This review was originally penned for Live For Films

FrightFest – To Fire You Come At Last

FrightFest 2023 – To Fire You Come At Last,
Directed by Sean Hogan,
Starring Mark Carlisle, James Swanton, Richard Rowden, Harry Roebuck, Stephen Smith,
Severin FIlms

Debuting at this year’s recent FrightFest, Sean Hogan’s To Fire You Come At Last may be short, but it certainly delivers, drawing on the influence of classic British folk-horror movies. It’s a nice, clean, simple set-up: Mallow, the local squire (Mark Carlisle) and his manservant Pike (Richard Rowden) have enlisted Holt (Harry Roebuck) to arrange the carrying of the coffin of the squire’s son Aldis (Stephen Smith), Holt having been his best friend. The squire has sent his man to obtain villagers to carry the coffin across the moors to the church, but none want to come, as the moors (of course!) have an evil reputation for witches and mysterious black dogs that signify impending death (shades of the old Black Shuck legend). All they can get is Ransley, a local drunk and ne’er do well, forcing the squire to also assist in the carrying of the casket.

It’s against this backdrop of lonely moorland our four men set out with their macabre burden, Holt warning that with only four of them they will not likely make the churchyard before dusk, and they really don’t want to be caught on the moors after dark. The squire arrogantly chides him for foolishness and superstition, and the four continue, but Holt is correct, darkness falls while they are still treading this lonely, rural path, the blackness of the countryside at night, dispelled only in small pools of light around them from their lanterns.

And they start to hear noises – is that a dog growling somewhere in the gloom? Footsteps? As the darkness and thoughts of local folklore play on their nerves, the men bicker among themselves, and soon accusation are flying too – connections each had to the deceased (even the lowly drunk, Ransley), until it seems they have all committed sins that may leave them vulnerable to Damnation, and therefore ripe for the picking for whatever dark, supernatural forces roam the moorland at night. Except the squire, who insists he is a good, upright man (so you just know this arrogant aristocrat is hiding a secret!).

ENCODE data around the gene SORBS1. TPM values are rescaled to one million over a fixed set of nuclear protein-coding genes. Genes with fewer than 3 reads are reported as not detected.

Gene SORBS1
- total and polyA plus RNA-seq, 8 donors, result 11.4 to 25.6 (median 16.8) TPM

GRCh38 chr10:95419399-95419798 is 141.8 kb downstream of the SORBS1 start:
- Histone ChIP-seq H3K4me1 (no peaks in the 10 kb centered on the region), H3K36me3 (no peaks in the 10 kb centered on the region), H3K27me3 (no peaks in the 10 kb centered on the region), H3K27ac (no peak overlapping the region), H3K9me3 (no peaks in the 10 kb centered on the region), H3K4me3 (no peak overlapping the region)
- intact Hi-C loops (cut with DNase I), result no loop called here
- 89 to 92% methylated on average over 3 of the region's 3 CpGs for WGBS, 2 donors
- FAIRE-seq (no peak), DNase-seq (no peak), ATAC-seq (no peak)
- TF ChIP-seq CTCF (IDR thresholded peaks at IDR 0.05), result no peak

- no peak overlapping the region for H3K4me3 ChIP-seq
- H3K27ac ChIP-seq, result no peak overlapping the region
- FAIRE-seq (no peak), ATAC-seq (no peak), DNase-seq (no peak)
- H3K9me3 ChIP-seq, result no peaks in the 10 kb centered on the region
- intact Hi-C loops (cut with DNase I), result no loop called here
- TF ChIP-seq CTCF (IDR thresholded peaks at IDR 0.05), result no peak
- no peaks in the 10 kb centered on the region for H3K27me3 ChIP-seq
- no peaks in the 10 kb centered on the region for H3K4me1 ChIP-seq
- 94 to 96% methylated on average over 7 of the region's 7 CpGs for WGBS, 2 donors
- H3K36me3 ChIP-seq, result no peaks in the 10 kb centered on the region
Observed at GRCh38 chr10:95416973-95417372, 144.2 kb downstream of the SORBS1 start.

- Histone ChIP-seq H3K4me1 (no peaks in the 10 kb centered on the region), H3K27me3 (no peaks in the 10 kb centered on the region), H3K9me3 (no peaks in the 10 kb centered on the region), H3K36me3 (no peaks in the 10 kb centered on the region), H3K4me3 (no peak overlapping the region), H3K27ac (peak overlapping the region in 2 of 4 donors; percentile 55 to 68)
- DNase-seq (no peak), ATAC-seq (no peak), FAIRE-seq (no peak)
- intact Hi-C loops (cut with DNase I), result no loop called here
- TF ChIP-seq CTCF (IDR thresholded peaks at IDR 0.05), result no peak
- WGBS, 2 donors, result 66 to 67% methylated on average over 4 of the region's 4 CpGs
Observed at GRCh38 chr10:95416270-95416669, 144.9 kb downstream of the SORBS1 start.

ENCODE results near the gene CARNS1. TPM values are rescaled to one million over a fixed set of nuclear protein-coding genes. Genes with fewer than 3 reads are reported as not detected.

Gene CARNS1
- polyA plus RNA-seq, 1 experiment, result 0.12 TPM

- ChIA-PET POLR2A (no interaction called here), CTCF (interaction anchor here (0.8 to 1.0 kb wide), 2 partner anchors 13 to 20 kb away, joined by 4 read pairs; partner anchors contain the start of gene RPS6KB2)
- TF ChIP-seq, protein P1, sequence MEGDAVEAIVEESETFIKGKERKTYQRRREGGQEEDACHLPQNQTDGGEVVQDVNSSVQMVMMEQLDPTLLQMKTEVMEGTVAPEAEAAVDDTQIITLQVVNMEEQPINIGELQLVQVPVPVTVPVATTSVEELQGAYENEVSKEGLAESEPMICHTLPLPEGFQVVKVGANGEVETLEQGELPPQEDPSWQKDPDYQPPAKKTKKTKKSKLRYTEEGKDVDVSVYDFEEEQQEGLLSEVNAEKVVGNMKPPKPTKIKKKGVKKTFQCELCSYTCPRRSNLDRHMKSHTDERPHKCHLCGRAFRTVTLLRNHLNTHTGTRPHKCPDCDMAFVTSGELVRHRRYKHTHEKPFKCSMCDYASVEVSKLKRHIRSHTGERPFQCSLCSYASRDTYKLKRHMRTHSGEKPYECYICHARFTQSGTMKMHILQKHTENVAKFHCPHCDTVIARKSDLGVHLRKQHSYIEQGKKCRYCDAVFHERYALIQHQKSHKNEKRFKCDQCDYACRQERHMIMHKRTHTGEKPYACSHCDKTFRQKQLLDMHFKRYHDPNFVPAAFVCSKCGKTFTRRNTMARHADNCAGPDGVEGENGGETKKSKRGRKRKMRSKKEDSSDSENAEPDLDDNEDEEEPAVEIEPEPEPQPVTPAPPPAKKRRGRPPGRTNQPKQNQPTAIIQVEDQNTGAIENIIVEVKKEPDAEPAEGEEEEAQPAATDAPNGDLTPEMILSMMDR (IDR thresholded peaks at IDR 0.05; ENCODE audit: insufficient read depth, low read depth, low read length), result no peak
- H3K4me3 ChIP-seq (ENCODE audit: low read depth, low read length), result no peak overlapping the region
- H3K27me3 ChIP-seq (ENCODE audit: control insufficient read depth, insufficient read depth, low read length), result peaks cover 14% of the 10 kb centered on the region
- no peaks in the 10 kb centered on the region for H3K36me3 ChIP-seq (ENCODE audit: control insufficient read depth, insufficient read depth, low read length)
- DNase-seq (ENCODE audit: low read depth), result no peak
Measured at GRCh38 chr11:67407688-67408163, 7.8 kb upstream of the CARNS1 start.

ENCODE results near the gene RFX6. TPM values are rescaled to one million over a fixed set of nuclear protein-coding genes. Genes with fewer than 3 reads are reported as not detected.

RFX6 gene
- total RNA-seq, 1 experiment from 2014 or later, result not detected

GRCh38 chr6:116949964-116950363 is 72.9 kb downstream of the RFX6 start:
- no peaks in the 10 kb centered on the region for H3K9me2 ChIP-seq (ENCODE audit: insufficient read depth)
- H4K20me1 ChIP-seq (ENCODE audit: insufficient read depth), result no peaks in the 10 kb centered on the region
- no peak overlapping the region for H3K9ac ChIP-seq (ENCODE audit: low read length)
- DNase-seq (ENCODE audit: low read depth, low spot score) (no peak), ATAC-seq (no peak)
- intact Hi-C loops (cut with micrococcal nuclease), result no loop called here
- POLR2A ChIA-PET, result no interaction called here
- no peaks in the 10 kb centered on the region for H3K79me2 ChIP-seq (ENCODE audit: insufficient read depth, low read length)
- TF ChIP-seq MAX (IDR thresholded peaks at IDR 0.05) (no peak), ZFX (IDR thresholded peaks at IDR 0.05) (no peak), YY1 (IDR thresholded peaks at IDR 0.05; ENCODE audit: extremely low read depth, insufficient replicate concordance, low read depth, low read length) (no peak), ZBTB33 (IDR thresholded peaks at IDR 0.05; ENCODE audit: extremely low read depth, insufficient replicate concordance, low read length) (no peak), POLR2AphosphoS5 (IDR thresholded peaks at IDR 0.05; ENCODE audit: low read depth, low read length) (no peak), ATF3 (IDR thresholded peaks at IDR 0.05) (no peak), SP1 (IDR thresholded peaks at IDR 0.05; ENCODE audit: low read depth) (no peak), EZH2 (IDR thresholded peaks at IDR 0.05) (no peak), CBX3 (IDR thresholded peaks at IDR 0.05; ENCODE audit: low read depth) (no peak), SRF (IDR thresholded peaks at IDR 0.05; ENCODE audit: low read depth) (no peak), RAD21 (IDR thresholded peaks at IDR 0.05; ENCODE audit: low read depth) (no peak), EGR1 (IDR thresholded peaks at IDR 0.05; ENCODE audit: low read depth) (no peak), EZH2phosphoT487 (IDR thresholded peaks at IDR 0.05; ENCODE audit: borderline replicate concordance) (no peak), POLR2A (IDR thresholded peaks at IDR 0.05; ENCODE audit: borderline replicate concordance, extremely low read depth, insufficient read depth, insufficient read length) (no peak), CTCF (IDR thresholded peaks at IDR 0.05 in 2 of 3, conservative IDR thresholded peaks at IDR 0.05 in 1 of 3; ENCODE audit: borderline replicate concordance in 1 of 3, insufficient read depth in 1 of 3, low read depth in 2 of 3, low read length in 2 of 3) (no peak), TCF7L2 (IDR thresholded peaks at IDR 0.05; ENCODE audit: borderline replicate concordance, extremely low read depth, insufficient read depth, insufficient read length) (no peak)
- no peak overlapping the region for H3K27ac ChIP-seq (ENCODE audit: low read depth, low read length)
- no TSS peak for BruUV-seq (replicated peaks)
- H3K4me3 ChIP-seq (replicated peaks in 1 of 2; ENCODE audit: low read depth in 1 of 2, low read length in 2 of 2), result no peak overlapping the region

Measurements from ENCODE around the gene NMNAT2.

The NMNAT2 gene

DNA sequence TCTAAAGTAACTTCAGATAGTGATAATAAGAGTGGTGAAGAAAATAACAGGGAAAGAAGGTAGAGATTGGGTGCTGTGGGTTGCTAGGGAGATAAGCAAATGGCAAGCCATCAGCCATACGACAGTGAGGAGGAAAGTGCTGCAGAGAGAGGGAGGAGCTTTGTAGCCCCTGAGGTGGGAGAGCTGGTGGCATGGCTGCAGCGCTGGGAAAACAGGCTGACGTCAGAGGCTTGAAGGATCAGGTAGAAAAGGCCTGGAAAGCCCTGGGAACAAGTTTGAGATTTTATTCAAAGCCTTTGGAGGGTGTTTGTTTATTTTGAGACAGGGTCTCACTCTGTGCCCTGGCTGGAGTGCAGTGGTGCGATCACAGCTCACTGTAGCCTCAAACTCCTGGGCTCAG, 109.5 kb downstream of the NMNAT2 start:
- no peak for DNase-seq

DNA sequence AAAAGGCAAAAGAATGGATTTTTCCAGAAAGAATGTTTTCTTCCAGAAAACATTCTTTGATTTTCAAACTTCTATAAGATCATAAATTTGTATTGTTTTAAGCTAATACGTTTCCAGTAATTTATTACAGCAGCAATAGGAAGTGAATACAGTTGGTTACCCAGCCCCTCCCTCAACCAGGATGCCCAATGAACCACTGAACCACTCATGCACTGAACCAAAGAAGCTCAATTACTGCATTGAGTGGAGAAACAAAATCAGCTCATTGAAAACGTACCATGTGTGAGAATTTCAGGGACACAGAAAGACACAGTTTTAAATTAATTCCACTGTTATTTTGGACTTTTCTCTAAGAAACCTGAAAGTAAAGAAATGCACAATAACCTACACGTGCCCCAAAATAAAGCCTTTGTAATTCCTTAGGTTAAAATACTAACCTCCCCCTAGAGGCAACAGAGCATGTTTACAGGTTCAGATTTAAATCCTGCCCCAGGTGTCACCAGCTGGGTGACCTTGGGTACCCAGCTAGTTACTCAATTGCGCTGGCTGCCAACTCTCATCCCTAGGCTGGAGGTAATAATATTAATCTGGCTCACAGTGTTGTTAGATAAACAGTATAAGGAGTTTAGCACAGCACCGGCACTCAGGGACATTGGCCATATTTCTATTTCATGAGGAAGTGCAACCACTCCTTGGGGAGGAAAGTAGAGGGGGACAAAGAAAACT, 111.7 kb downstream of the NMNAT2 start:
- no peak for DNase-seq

This short film is split into four acts, each slowly ratcheting up the tension rather splendidly. It’s shot in a crisp black and white, which is particularly effective once night falls – four figures burdened by a wooden coffin, illuminated only by carrying lanterns, the world around them almost invisible, black darkness, the odd skeletal tree coming into view as the lamp light reaches it, the only other features the stars in the nocturnal skies above them. It’s a great choice, aesthetically (props to cinematographers Paul Goodwin and Jim Hinson), giving the film a simple but very effective look, and it also works well for a small budget, enhancing the look of the film without the need for expensive sets or locations to match the 17th century period.

A highly effective, atmospheric short that draws on the fine Brit folk-horror tradition.

This review was originally penned for Live For Films

Edinburgh International Film Festival – Lola

EIFF 2022 – Lola,
Directed by Andrew Legge,
Starring Stefanie Martini, Emma Appleton, Rory Fleck Byrne, Aaron Monaghan

I had a good feeling when I first read about Andrew Legge’s debut feature in this year’s Edinburgh International Film Festival programme; when I get that buzz for a film or book I normally find my instincts were bang on, and I am glad to report that continues to be the case (thank you, intuition, you know what I will like!). Lola is the name of a special machine created and operated by two eccentric sisters, Thomasina (Emma Appleton) and Martha Hanbury (Stefanie Martini), a series of valves and tubes and wires that can tune into broadcasts from the future. The two have grown up isolated in a big, old country house in 1930s England, naming the machine after their late mother.